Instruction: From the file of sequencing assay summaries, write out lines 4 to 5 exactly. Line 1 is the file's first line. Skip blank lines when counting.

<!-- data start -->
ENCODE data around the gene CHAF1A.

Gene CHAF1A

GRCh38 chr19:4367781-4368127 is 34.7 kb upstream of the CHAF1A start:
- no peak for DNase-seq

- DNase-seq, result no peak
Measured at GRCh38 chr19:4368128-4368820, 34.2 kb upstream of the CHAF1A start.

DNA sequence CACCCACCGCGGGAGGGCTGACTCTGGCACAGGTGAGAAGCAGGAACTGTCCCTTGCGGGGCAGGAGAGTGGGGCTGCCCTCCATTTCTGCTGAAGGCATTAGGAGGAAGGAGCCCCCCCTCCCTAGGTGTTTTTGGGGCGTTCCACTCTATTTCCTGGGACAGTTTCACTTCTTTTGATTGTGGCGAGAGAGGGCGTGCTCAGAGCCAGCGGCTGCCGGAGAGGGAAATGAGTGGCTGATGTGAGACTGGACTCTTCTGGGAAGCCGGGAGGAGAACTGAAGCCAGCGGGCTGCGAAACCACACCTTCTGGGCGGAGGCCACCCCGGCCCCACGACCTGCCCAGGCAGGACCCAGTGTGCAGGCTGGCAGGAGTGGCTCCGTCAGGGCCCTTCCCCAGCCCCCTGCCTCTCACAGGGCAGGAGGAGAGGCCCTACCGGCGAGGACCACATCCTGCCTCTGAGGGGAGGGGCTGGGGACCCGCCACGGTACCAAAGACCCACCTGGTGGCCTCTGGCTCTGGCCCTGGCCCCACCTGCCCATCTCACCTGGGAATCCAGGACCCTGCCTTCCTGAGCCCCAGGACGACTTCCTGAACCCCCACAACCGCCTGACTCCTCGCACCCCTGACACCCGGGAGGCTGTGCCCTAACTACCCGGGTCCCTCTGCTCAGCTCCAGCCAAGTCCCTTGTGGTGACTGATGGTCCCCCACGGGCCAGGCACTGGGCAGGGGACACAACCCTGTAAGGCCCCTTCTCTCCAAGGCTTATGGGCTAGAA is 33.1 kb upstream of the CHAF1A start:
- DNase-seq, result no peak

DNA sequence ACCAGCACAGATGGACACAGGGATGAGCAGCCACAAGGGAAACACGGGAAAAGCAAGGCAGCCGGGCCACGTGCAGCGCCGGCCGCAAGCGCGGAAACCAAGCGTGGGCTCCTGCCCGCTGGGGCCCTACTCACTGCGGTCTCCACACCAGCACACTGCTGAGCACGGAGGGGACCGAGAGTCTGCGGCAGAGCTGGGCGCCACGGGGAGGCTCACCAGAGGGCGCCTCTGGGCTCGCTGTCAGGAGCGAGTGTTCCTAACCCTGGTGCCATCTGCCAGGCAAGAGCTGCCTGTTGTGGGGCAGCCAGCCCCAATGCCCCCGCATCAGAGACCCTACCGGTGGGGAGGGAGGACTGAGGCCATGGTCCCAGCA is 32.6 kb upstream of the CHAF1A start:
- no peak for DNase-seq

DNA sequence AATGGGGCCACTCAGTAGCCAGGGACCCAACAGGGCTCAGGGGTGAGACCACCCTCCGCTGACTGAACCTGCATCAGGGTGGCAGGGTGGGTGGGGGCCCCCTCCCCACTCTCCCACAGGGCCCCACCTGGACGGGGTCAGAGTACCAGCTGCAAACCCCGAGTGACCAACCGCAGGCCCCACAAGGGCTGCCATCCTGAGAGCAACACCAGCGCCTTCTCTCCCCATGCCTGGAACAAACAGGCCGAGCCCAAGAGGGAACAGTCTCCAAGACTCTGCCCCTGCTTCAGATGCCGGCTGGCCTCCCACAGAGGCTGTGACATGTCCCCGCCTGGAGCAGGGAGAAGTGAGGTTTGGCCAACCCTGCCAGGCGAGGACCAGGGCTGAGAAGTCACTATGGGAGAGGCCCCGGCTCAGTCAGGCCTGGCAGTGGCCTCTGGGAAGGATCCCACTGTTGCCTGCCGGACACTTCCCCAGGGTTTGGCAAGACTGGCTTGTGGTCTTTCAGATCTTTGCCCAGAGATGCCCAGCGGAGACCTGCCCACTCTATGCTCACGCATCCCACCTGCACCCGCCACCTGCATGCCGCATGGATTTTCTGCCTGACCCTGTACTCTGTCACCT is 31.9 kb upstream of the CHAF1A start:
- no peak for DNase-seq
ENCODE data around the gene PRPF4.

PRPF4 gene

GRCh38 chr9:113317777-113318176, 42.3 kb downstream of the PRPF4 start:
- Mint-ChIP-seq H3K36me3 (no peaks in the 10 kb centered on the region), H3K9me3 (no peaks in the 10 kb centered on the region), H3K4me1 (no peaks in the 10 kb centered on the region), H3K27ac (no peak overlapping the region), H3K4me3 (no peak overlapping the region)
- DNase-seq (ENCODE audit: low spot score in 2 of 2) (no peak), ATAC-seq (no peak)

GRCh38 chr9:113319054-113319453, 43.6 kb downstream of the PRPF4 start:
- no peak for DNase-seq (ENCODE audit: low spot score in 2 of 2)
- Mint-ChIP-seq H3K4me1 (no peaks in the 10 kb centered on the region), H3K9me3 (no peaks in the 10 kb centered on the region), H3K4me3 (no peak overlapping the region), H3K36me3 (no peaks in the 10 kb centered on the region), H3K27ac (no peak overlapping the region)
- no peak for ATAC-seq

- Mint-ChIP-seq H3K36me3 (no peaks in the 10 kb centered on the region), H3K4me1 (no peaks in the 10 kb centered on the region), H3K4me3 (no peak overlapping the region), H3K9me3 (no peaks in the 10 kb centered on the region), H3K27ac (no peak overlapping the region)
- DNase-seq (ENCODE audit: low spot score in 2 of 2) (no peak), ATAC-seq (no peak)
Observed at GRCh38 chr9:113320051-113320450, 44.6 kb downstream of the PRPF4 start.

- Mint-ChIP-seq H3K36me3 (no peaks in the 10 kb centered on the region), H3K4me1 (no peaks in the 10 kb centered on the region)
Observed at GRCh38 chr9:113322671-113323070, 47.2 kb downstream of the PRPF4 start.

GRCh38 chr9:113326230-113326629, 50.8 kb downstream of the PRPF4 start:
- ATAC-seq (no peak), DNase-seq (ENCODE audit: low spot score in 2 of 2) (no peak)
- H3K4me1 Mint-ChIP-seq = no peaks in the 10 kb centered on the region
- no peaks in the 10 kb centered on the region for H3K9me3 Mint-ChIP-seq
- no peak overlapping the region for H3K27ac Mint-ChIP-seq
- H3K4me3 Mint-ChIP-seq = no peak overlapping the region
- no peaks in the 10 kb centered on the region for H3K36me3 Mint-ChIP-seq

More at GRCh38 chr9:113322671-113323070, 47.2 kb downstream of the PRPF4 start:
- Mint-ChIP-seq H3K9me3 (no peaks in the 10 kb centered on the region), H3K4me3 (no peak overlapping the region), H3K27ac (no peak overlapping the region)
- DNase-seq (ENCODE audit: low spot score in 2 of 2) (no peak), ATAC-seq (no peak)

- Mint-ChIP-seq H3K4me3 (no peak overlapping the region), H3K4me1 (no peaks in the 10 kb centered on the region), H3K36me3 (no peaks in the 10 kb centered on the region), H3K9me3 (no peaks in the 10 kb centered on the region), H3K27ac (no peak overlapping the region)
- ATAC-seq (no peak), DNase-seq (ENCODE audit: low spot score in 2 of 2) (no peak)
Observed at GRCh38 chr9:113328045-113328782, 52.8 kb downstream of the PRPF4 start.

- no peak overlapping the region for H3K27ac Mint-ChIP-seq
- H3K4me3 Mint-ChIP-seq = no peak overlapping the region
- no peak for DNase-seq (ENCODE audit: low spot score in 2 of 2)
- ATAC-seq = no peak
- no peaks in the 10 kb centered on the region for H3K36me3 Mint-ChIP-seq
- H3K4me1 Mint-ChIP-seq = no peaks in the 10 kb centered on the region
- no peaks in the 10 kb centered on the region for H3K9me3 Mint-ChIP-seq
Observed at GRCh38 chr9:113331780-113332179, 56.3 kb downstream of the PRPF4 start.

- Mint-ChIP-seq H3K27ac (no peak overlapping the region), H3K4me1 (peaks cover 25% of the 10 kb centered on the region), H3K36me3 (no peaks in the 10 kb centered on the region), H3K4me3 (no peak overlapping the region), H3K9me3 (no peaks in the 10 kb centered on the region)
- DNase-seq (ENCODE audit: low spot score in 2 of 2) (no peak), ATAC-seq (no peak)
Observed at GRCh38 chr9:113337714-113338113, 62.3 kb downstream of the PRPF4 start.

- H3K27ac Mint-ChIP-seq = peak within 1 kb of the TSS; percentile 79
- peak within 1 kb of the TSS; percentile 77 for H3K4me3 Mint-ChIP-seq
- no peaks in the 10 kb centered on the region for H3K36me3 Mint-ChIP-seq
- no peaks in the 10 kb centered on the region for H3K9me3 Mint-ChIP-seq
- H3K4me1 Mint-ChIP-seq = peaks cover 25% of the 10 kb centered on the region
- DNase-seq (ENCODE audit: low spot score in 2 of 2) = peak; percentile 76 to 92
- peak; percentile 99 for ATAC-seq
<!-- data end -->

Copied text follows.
- no peak for DNase-seq

- DNase-seq, result no peak